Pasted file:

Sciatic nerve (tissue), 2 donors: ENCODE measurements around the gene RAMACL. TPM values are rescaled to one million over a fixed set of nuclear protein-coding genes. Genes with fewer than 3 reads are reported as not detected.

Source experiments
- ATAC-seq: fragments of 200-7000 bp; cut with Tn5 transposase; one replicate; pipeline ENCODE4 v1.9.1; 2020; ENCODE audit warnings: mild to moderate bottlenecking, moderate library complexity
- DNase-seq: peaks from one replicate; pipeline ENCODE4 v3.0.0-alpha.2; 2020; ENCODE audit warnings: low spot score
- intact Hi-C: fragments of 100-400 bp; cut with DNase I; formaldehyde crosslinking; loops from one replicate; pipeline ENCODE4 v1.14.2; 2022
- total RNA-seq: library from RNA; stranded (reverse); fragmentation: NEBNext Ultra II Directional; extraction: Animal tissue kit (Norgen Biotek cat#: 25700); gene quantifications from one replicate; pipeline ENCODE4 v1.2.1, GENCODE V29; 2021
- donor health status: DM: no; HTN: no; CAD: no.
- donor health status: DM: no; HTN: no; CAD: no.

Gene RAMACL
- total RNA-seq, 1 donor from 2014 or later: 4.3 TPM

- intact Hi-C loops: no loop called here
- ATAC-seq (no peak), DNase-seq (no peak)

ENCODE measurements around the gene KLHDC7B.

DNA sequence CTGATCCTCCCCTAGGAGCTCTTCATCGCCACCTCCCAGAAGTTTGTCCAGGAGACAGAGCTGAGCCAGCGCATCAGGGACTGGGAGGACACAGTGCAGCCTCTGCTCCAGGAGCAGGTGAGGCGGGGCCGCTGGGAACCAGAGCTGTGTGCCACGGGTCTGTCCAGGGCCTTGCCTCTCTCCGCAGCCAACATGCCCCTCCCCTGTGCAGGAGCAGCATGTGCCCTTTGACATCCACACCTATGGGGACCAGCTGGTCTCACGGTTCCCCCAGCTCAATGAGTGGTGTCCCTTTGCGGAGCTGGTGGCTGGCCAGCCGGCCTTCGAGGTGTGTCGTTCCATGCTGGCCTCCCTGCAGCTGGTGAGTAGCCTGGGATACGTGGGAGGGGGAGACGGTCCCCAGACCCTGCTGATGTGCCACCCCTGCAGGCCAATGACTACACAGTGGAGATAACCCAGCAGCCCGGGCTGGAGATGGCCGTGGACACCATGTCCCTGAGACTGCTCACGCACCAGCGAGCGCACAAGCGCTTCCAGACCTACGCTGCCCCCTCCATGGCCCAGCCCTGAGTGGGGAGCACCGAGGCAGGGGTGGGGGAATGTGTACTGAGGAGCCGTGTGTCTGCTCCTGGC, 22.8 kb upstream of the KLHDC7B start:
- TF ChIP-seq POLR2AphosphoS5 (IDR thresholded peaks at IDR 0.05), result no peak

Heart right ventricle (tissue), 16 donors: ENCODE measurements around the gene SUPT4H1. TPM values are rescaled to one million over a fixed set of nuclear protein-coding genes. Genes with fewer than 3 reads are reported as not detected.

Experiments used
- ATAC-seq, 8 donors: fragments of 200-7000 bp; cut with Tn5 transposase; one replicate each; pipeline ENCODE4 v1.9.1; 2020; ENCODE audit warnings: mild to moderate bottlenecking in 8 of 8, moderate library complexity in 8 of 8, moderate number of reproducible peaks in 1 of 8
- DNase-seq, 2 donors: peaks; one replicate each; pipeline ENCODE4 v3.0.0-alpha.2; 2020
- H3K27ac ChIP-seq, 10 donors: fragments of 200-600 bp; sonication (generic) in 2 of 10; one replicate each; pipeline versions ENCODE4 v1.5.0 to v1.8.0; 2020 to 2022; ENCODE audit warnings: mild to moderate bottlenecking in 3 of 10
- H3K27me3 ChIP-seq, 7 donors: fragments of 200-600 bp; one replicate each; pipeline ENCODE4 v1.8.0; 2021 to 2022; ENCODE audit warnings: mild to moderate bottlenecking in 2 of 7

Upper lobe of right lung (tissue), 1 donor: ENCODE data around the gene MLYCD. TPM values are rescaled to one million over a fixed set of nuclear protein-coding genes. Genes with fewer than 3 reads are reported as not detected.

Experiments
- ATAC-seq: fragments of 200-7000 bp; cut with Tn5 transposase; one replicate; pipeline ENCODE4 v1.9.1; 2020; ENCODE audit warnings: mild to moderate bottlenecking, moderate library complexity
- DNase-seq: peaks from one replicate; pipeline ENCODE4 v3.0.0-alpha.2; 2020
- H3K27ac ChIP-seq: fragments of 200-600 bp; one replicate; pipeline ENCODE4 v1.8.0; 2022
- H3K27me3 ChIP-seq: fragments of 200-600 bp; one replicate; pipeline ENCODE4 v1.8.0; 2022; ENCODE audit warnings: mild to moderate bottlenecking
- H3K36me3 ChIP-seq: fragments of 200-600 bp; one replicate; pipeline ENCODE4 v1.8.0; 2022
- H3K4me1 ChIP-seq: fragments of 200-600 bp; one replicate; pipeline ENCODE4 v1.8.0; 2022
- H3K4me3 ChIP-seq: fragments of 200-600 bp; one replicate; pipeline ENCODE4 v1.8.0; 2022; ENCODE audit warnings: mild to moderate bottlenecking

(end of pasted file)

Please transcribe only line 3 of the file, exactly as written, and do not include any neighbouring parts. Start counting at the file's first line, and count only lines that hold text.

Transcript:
- ATAC-seq: fragments of 200-7000 bp; cut with Tn5 transposase; one replicate; pipeline ENCODE4 v1.9.1; 2020; ENCODE audit warnings: mild to moderate bottlenecking, moderate library complexity